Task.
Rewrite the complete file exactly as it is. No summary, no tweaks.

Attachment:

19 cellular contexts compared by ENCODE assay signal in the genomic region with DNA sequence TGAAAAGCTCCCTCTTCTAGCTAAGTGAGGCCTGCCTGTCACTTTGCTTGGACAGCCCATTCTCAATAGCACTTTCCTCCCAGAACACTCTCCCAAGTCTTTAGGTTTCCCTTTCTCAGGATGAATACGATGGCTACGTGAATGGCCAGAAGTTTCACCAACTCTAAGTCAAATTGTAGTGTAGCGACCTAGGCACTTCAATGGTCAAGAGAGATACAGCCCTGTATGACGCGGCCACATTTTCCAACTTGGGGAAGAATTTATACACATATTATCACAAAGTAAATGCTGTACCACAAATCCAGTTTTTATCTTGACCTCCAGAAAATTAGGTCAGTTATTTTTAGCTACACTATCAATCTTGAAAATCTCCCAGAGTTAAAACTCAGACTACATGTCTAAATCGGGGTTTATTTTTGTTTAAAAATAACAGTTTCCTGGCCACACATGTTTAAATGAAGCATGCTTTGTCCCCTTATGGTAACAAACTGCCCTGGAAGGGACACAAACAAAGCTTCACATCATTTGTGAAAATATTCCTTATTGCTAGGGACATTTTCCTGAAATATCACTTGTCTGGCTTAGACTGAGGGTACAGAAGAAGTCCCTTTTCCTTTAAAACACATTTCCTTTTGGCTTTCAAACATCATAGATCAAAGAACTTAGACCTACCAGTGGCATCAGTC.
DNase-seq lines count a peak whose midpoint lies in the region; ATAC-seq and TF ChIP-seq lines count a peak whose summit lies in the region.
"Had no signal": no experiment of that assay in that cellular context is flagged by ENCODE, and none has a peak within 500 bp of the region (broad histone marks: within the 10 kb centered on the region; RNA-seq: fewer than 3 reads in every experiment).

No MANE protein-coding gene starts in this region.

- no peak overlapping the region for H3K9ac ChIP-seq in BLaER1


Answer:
19 cellular contexts compared by ENCODE assay signal in the genomic region with DNA sequence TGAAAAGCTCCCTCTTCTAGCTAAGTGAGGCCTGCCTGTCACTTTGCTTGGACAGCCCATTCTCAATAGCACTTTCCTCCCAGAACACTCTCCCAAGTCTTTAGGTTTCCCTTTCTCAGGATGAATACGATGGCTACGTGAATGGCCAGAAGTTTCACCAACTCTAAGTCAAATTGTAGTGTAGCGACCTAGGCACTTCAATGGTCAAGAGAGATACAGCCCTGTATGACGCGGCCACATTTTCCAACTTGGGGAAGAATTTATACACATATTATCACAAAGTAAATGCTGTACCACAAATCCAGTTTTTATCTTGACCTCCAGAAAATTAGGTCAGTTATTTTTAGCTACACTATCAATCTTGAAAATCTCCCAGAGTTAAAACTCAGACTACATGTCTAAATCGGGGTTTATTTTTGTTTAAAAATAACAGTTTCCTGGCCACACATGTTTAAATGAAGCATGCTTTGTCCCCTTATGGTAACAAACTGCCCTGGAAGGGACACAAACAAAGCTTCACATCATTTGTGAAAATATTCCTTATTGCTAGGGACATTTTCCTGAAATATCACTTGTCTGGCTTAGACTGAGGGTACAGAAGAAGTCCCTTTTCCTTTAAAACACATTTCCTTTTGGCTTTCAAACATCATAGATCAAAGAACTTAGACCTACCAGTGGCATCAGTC.
DNase-seq lines count a peak whose midpoint lies in the region; ATAC-seq and TF ChIP-seq lines count a peak whose summit lies in the region.
"Had no signal": no experiment of that assay in that cellular context is flagged by ENCODE, and none has a peak within 500 bp of the region (broad histone marks: within the 10 kb centered on the region; RNA-seq: fewer than 3 reads in every experiment).

No MANE protein-coding gene starts in this region.

- no peak overlapping the region for H3K9ac ChIP-seq in BLaER1